Day 4: Arrive at the Keep. PCs scouted it out. Longhouse full of goblins; an ogre in the tower. Dealt with goblins first (thanks mainly to 2 Sleep spells. The ogre fled but was easily finished off.

Day 5: Travel north into woods. At ford/river crossing there were the remains of 2 wagons (being used as ferries). PCs floated them off, follwed tracks 1 hour into woods to the ravine (and the Caves of Chaos) - showed picture. They returned to river and camped several miles upstream.

Day 6: Into CoC. Straight into hobgoblin caves (via a rear exit) and fight their way to the torture chamber. (Yep - they went straight to the prisoners. The hobgobs in this were NOT allied with the Cultists and had taken the prisoners on their own raid).
Returned with prisoners to river crossing where there was a gathering of orcs and gnolls. (They had been seeking the PCs down river and returned with one of the wagon-ferries). All enemies taken down bar one fleeing orc archer.
Returned south to KotB, then force marched east for an hour. At evening orcs of the Thornwaste (not evil; CN) approached on boars with malnourished, lizard-like hounds. PCs were civil and the orcs continued on their way.

Day 7: COntinued east along WMR towards DF. At night the orcs of Thornwaste returned in greater numbers and offered a trade: many gold trinkets from the Serpentfolk Ruins in the desert for the several water barrels and food the PCs were carrying.

Days 8-11: Travel towards DF, arriving on 11th day.

Days 12-18: Spent time in town spending loot, gearing up, recruiting (2 dwarf elite guards - the two other PCs), checking in on contacts and making new ones. This was done quickly and glossed over in-game. PCs wanted to go back to get the caravan's stuff, and they had learnt that the head 'cultist with the mad hair' is more than likely the murderer of a PC's father.

Days 19-22: Travel west back to KotB.

Day 23: Headed north into woods. Attacked by 2 G incubator wasps at river crossing. Went into CoC, entering the hobgoblin lair again and clearing out the torture chamber again (freeing a poor goblin captive).
PCs then made their way into the goblins' caves. In main hall they were slaughtering the many goblins when the chieftain arrived and brokered a deal. If the PCs would give the goblins time to leave they would tell them where to find the caves of the Cultists.
On mountain path to cave PCs came across orcs beyond rows of corpses mounted on poles. Gnolls sprang from bushes and then the restrained corpses animated and tried to attack - scaring the bejesus out of a couple of PCs. The cleric of Pelor turned anough of the corpses so the PCs didn't have to 'run the gauntlet'. Enemies dealt with. (A cool fight actually, where there were extra things to deal with, inc not going over the cliff).
Entered Cultists cave. In this campaign the cultists were dedicated to freeing Mual-Ta, 'The Chained Thunder Serpent'. It is actually chained in the Thornwaste. A room of new recruits were easily dealt with (including a Chucky-like attack from our savage dagger-stabbing female halfling wizard).
Further in the PCs came to a room where other accolytes had already been killed. (Gnolls beat them to it).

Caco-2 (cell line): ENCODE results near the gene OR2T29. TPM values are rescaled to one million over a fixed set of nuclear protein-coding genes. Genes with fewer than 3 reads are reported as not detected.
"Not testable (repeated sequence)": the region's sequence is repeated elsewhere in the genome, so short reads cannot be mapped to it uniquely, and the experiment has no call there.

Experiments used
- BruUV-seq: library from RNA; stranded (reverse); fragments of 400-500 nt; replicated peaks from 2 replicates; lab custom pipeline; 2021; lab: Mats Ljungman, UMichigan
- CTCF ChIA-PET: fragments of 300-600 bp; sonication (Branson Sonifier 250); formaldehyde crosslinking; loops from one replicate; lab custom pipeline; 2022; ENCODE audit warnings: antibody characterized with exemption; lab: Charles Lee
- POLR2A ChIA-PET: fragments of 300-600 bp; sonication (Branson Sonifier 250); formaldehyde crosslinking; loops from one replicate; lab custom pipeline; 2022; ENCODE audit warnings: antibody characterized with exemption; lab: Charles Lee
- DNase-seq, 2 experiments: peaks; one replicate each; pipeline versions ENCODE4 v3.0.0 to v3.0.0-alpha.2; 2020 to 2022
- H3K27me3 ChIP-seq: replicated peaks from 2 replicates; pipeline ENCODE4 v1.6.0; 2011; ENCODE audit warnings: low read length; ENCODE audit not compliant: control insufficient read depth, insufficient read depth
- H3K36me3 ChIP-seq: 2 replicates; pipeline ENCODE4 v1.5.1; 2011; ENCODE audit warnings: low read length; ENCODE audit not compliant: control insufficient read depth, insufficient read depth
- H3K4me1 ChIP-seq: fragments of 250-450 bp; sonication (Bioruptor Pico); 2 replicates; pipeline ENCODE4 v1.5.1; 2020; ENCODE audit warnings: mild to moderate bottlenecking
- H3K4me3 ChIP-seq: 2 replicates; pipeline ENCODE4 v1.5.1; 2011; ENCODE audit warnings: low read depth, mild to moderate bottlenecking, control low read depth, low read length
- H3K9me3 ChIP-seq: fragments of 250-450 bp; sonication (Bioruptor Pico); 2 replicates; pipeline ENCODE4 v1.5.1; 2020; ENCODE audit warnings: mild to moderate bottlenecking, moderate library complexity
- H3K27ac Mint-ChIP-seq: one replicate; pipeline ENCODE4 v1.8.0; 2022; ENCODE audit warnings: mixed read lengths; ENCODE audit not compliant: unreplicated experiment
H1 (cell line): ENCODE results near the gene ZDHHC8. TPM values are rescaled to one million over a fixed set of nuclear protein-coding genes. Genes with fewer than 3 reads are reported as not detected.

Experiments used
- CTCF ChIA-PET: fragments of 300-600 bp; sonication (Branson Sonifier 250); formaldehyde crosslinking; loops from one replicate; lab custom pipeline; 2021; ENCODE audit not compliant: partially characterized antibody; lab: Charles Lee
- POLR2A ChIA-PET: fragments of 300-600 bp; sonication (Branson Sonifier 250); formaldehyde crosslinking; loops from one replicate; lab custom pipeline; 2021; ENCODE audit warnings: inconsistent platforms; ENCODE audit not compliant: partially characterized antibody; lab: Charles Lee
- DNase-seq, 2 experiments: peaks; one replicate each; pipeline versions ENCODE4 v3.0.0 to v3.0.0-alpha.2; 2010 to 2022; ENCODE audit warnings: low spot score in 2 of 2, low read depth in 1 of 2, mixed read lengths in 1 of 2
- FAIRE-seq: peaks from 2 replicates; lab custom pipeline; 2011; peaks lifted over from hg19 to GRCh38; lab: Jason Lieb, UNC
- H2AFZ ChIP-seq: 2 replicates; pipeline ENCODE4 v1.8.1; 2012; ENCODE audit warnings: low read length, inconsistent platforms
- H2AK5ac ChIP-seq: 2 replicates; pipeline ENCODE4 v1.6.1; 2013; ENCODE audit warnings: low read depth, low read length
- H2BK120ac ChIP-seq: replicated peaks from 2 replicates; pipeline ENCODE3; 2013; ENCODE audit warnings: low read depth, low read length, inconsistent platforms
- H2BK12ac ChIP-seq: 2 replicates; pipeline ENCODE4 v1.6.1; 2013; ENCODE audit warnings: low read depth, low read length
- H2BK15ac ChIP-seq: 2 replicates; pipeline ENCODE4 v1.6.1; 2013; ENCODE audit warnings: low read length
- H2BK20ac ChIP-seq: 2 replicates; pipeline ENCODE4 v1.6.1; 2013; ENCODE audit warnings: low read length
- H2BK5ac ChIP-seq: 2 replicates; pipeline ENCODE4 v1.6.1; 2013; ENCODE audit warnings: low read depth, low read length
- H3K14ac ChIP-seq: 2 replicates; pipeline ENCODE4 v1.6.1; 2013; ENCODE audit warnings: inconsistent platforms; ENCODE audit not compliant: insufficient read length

From there, it was into the great temple (far larger than on the maps). 2 rows of regimented soldier skeletons marched into the room once the bell rang. Then came 3 wights followed by the high priest from the far end. The wights were energised by lightning on the altars, whilst the young, crazed priest sat on a giant throne to oversee things (and cast spells).
This last battle was epic, as the high priest was the murderer of one of the PC's parents and she had crossed the vale to find him. It was almost undone by magic missiles, but she got her chance one on one with the evil cultist only to be hit and fall from the throne and be caught by the knight, who laid her down and then struck the killing blow! (I am sure a nice relationship would develop there if the game continued ;)).

All just in time too. It was the end of our 5th session. I will comment on certain aspects below, but questions are welcome.
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Over Thoughts - Did We Enjoy It?

Hell yes, we had a blast!

Did it suit our play style? All barring a few rules issues (see below), you bet. We like wilderness travel, interactions in town, exploring new places etc.

Not that this was anything too different from other editions, but as a DM I can say, just the tone of the advice section sat well with me. And I like that there is a strong emphasis on the 3 pillars.

At the end we all sat back and went, "Yep, that was worth giving up our Con/Long Weekend for".

One of the other DM's wants to convert our 4E game over to the Next rules, etc.

We like a grittier style (and used our own added crit charts), but we had no deaths. Not even any of the NPCs. I think we were expecting the PCs to be a little more fragile, BUT we did end up with 11 competent allies in the party :eek:


Rules - The Good

What we liked.

1. Taking action at any time during your move. Mobile fights = awesome. (But this was tempered with our Opportunity Attacks House Rule - see below).
2. The characters seemed to do what they were supposed to. (Only 1 negative - se below). One player I thought didn't like their PC early actually liked what they could do (they just hadn't read the PC over...or had some initial dificulty with the sheets).